H.L. Mencken (18801956). The American Language. 1921.
literature that it has produced9 tend to keep it relatively pure, even from English influences. But a great many loan-words have nevertheless got into it, and it shows some phenomena that instantly arrest the attention of a German arriving from Germany, for example, the use of gleiche for to like, by false analogy from gleich (=like, similar). The German encountered in German newspapers printed in the United States is often very bad, but this is simply due to the that much of it is written by uneducated men. Nothing approaching a general decay is visible in it; in intent, at least, it is always good High German.
The French spoken in Canada has been so extensively studied and literature is so accessible that it is scarcely necessary to describe it at any length. A very extensive investigation of it was undertaken by the late Dr. A. M. Elliott, of the Johns Hopkins University; his conclusions may be found in the American Journal of Philology.10 Since then researches into its history, phonology and morphology have been made by James Geddes, Jr.,11 A. F. Chamberlain12 and other competent philologists, and there has grown up an extensive literature by native, French-speaking Canadians.13 Dr. Elliott says that alarmed purists predicted so long ago as 1817 that the French of Canada would be completely obliterated by English, and this fear still shows itself in all discussions of the subject by French-Canadians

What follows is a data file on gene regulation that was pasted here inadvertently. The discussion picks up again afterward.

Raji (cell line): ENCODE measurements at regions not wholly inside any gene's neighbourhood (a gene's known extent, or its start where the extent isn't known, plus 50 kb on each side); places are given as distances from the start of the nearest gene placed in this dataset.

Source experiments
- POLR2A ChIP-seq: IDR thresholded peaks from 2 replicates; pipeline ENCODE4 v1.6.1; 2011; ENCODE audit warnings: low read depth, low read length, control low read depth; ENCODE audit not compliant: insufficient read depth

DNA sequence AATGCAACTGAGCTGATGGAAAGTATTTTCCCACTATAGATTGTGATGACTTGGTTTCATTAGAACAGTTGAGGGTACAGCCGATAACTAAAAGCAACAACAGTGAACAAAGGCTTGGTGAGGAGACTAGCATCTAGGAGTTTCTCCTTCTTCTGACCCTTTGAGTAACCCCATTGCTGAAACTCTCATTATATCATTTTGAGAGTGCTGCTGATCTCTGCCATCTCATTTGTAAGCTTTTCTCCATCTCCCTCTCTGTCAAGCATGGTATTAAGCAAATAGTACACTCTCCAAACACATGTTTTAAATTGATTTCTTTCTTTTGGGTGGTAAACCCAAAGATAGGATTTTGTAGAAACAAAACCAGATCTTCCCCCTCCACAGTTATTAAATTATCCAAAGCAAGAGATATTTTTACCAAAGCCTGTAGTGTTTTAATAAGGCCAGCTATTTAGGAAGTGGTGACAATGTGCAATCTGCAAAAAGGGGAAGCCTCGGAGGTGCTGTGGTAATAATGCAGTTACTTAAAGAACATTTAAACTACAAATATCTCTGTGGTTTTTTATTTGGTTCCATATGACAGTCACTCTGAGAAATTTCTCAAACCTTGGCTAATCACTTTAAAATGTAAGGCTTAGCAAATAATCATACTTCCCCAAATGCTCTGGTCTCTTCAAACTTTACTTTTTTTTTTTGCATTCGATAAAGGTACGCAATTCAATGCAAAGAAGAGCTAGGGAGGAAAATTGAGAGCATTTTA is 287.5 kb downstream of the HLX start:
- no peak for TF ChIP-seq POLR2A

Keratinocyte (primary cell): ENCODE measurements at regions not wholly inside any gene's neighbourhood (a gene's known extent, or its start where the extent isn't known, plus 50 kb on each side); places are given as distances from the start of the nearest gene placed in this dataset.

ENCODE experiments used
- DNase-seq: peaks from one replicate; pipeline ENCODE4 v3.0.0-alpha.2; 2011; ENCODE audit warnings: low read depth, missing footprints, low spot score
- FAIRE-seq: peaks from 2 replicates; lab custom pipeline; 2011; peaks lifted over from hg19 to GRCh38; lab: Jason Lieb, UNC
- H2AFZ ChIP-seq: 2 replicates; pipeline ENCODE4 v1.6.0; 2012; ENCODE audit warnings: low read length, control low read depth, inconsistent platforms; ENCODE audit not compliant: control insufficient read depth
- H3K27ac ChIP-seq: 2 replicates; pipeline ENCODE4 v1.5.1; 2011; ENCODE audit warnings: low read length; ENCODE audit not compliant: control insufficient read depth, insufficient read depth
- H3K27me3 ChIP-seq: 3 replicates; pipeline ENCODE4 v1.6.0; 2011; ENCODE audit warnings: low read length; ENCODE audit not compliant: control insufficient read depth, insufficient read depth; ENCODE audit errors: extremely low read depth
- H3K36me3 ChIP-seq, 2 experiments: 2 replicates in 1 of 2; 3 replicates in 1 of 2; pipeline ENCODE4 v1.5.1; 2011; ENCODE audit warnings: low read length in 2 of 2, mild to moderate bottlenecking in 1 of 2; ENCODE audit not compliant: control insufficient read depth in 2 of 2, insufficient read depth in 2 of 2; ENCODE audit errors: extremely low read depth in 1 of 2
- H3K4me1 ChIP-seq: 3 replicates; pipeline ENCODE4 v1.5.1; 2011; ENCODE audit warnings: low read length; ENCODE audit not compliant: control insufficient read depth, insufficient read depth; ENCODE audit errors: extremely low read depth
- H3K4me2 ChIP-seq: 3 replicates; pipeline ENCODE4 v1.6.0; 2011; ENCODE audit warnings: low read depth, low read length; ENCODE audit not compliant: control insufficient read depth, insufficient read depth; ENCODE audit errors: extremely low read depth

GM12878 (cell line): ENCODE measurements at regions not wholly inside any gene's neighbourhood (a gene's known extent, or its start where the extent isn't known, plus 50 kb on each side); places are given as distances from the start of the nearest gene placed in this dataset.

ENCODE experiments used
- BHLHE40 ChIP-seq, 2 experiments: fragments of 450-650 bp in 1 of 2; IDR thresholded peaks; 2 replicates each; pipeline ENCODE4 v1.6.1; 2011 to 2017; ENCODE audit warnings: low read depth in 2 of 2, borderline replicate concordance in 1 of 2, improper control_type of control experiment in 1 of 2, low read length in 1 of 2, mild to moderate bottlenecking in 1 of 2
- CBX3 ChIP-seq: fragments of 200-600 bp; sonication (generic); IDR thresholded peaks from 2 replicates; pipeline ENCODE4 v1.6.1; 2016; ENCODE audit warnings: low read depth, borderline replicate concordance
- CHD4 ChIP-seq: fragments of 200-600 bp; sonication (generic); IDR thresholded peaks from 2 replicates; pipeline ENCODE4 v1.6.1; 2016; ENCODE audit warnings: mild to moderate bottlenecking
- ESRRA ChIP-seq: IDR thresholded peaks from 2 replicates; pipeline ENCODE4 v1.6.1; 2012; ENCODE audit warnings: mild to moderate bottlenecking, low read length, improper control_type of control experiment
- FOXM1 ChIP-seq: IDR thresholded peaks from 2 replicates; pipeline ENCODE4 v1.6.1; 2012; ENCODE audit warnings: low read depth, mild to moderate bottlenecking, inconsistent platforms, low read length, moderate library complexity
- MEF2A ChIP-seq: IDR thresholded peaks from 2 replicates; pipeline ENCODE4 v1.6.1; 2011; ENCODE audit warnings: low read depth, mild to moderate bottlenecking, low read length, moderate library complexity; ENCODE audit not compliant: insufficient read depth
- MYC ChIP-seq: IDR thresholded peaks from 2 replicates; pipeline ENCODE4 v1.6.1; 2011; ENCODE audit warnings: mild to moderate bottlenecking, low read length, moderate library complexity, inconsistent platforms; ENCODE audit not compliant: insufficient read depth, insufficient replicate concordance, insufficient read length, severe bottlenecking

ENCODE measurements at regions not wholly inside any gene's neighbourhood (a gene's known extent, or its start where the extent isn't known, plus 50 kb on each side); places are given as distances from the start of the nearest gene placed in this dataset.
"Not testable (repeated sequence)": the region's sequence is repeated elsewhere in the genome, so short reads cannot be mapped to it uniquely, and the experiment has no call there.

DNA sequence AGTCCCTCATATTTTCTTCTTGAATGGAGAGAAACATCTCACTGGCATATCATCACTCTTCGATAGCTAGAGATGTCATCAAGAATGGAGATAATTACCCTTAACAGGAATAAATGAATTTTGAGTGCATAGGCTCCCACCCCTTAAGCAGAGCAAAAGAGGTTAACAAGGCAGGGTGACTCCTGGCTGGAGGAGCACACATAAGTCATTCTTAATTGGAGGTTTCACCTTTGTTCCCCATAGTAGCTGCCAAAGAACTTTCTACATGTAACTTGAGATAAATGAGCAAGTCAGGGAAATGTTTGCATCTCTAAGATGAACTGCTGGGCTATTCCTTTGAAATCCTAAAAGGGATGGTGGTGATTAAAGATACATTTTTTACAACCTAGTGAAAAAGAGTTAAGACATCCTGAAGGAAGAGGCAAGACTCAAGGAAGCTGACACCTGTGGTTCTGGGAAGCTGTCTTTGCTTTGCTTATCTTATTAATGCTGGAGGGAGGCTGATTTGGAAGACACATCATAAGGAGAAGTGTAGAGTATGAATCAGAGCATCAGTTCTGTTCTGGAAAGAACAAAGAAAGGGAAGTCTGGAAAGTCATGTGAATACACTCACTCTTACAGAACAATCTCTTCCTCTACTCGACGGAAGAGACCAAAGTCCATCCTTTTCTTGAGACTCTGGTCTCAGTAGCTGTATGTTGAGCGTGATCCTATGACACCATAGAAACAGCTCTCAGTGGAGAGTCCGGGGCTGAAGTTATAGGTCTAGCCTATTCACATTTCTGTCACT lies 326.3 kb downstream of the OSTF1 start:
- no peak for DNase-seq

Note 9. Of. Non-English Writings: I, German, by A. B. Faust, in the Cambridge History of American Literature, vol. iv, p. 572 ff. There is a valuable bibliography appended, p. 813 ff. [back]
Note 10. Vol. vi, p. 135; vol. vii, p. 141; vol. vii, p. 135 and p. 338; vol. x, p. 133. [back]
Note 11. Mr. Geddes studies have been chiefly published in Germany. His Study of an Acadian-French Dialect Spoken on the North Shore of the Baie-des-Chaleurs; Halle, 1908, contains an exhaustive bibliography. [back]
Note 12. He printed an article on Dialect Research in Canada in Dialect Notes, vol. i, p. 43. A bibliography is added. [back]
Note 13. For example: La Langue Française au Canada, by Louvigny de Montigny; Ottawa, 1916, and Le Parler Populaire des Canadiens Français; by N. E. Dionne; Quebee, 1909. The latter is a lexicon running to 671 pages. [back]